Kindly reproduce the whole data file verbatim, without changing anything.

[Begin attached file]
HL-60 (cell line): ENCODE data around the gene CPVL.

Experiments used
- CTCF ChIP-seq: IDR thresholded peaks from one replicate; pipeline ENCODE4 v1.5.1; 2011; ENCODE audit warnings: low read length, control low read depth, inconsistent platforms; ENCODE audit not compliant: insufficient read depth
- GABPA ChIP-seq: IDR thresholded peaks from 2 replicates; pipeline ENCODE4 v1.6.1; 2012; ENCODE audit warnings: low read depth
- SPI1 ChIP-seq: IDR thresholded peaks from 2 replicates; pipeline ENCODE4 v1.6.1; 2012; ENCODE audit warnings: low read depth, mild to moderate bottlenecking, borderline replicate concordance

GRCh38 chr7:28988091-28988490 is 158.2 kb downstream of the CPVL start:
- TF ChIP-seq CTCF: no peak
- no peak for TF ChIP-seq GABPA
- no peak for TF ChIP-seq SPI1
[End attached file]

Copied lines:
HL-60 (cell line): ENCODE data around the gene CPVL.

Experiments used
- CTCF ChIP-seq: IDR thresholded peaks from one replicate; pipeline ENCODE4 v1.5.1; 2011; ENCODE audit warnings: low read length, control low read depth, inconsistent platforms; ENCODE audit not compliant: insufficient read depth
- GABPA ChIP-seq: IDR thresholded peaks from 2 replicates; pipeline ENCODE4 v1.6.1; 2012; ENCODE audit warnings: low read depth
- SPI1 ChIP-seq: IDR thresholded peaks from 2 replicates; pipeline ENCODE4 v1.6.1; 2012; ENCODE audit warnings: low read depth, mild to moderate bottlenecking, borderline replicate concordance

GRCh38 chr7:28988091-28988490 is 158.2 kb downstream of the CPVL start:
- TF ChIP-seq CTCF: no peak
- no peak for TF ChIP-seq GABPA
- no peak for TF ChIP-seq SPI1